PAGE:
The duo were briefed that under modernization of the Silk Factory Rajbagh new machinery has been procured to replace the defunct ones which had been damaged during the floods of 2014 and a new building is also being constructed.

“The silk fabric production capacity of the factory is expected to increase to around 2.5 lacs meters annually when the said modernization would be completed,” an official handout from I&C department reads.

With the modernization of the Silk Factory Rajbagh and the establishment of new Silk Reeling and Weaving units in Jammu, JKI would be procuring around 1.30 MT of cocoon worth Rs 11.24 crore in the current year in both Kashmir and Jammu divisions which would result in providing direct market linkage to around 10000 cocoon rearers of J&K.

Similarly, the showroom cum Interpretation Centre was being constructed at the Government Woollen Mills Bemina.

In 2018, during J&K Trade & Export Policy 2018-28, the government released a booklet titled “Reliving & Reviving Jammu Kashmir Silk” which deals with the importance and promotion of silk industry in the erstwhile state.

According to the booklet, there are 2800 villages and 33000 households in which sericulture is generating an income of Rs 2026 lakh annually.

The sericulture department now has 173 nurseries spread over an area of 963 acres and 374 mulberry blocks over an area of 2215 acres across Jammu and Kashmir. Of these, 1500 villages are situated in Kashmir and the remaining 1300 villages are in Jammu.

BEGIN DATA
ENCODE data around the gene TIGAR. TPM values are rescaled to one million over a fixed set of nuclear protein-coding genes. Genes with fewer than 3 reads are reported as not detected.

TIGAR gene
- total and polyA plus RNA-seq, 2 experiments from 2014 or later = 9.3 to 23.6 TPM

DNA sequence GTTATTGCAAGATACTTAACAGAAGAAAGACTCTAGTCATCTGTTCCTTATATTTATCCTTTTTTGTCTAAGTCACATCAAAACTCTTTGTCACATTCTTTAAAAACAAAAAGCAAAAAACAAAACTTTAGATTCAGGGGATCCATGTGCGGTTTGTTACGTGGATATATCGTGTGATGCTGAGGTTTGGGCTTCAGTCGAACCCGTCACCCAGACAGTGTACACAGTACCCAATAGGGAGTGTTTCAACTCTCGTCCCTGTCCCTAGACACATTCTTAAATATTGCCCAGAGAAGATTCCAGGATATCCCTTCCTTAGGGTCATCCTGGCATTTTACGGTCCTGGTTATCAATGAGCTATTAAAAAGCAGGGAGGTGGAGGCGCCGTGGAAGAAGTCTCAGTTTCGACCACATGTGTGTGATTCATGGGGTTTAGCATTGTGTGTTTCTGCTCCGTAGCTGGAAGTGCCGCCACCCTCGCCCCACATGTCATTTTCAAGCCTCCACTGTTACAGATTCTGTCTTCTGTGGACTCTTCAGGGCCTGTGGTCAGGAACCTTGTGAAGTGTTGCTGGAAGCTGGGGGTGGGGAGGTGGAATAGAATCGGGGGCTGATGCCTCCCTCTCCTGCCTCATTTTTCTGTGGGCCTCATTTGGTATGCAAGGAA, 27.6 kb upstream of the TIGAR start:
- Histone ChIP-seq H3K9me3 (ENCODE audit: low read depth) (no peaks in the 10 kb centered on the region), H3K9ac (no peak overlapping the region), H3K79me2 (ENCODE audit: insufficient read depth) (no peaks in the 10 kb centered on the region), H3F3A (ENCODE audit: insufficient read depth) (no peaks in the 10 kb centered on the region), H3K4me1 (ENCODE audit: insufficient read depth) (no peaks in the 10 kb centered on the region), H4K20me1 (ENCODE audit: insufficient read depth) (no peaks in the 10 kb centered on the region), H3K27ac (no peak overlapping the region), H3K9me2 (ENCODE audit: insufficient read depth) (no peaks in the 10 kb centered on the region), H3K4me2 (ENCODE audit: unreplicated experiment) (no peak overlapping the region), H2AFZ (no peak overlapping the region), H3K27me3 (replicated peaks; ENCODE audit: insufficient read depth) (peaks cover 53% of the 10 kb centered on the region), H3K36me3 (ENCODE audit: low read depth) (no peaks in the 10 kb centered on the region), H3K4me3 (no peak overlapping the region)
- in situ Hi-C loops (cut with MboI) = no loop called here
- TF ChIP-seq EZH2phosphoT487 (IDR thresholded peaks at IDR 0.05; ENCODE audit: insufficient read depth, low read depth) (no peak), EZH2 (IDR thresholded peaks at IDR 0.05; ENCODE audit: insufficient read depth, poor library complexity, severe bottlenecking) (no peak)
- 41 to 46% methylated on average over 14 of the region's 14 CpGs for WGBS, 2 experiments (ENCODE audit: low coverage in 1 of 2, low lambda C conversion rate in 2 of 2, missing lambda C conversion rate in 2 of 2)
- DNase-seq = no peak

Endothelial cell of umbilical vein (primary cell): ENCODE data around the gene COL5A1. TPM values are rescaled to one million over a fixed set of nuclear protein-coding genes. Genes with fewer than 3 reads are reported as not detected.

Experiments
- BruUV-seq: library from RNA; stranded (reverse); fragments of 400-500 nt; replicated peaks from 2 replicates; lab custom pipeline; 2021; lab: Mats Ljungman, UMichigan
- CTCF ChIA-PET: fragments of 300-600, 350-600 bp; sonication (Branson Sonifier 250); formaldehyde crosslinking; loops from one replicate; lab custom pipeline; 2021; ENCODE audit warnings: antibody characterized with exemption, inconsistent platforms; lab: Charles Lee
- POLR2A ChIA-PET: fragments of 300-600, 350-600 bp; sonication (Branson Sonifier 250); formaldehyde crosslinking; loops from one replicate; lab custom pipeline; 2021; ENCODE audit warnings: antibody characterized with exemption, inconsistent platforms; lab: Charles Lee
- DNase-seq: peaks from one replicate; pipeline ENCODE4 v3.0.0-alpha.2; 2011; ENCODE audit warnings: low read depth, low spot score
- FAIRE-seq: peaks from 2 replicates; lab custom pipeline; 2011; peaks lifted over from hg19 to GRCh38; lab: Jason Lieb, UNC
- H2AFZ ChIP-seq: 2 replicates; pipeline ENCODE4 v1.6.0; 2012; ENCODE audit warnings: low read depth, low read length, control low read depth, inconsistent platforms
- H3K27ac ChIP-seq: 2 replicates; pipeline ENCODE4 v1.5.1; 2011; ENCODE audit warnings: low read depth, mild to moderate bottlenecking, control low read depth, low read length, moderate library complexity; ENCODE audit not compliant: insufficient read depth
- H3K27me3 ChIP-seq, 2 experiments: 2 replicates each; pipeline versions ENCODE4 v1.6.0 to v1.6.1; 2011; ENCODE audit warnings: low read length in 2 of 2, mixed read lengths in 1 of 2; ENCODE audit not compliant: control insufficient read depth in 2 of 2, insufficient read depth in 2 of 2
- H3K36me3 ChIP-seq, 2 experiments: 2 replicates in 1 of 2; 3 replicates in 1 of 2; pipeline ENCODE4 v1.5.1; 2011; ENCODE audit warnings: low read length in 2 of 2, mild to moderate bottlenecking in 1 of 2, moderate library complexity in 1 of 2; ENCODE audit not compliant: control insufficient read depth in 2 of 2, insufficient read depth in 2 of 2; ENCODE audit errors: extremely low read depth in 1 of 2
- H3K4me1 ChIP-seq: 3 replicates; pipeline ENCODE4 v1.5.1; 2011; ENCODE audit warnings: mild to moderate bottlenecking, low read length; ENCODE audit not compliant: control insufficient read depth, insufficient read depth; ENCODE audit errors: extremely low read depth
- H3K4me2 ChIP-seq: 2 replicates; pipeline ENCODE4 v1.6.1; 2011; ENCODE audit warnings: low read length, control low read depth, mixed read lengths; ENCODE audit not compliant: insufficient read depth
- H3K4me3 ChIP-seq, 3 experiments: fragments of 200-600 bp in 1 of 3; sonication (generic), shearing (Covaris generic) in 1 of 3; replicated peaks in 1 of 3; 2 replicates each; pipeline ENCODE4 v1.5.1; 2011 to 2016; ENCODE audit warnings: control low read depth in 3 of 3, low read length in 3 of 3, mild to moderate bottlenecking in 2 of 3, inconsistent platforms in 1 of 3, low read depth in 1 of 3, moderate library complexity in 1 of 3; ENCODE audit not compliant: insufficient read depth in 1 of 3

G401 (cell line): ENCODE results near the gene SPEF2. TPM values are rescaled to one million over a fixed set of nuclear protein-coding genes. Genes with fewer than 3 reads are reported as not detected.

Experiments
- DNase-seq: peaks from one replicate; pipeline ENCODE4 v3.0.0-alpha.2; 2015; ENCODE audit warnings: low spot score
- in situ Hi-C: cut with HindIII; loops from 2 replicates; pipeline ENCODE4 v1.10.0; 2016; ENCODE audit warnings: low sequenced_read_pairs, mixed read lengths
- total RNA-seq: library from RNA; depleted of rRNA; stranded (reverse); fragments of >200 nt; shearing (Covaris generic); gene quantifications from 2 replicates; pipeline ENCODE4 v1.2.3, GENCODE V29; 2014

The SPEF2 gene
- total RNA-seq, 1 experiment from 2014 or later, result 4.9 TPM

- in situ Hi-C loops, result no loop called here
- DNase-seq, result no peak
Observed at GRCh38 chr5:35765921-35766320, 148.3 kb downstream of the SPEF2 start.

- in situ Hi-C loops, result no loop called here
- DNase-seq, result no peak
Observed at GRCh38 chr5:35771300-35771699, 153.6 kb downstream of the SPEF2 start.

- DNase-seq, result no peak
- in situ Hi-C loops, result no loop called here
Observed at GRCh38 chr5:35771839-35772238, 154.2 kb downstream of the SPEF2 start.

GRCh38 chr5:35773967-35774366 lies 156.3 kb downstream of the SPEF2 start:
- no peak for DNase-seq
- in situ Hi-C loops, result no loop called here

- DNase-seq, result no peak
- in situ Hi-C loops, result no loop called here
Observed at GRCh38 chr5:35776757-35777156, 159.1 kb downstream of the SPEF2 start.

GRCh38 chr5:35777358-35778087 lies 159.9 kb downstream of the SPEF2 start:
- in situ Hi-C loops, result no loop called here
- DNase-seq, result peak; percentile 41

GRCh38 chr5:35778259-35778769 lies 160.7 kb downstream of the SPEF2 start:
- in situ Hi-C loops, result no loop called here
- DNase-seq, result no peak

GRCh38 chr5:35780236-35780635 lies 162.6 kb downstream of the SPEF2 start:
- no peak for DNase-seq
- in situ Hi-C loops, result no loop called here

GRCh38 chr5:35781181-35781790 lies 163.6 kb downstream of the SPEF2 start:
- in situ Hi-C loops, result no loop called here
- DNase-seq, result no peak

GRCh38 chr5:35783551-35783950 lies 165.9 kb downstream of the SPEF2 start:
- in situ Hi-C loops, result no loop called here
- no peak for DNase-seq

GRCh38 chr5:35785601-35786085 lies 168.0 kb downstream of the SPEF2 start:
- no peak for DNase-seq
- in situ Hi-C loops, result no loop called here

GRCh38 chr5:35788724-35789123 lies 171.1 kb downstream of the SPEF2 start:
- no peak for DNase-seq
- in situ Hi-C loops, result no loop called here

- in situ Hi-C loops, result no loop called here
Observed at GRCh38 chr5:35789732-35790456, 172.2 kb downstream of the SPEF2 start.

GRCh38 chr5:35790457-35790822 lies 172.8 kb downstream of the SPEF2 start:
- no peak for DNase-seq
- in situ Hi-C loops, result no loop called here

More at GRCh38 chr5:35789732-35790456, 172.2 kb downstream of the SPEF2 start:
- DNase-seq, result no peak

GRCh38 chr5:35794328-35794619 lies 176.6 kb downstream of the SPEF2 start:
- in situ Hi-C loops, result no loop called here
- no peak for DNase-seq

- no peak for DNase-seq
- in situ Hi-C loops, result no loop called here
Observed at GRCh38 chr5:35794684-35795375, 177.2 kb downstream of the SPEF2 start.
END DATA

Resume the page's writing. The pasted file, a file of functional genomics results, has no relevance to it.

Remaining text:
Director Sericulture J&K, Manzoor Ahmad Qadri said that currently the annual cocoon production in Kashmir is about 800MT.

“Till 1989, the government had a monopoly   over the cocoon produce. Jammu Kashmir Industries used to buy the product from farmers and sell it in a market,” Qadri said.

He said, “However, post 1989, the government decided to hold an open auction under which many private players came into play and are now buying the cocoon directly from the farmers.”

Qadri said at present 70 percent of the cocoon is bought by the buyers coming from other parts of India mainly- West Bengal, Maharashtra and Karnataka.

“The remaining 30 percent is either bought by the JKI or the local private players,” he said.

Deputy General Manager Jammu Kashmir Industries (JKI) Sajid Nazir Wani said that the department aims to procure around 140 MT from cocoon farmers this year.

“Last year, due to circumstances, we only managed to buy 75 MT of cocoon from farmers. But this year the aim is to purchase at least around 140 MT,” Wani said. “And in the coming years the target is to procure 240 MT annually so that farmers can reap the maximum benefit from their produce.”

Abdul Rashid Dar, a cocoon farmer from Pulwama, said that the intervention of JKI has been a helping hand for the growers to sell their product at reasonable rates.

“For the past two years, the private market has been facing a decline. So, last year we sold our goods to JKI at a reasonable rate,” Dar said.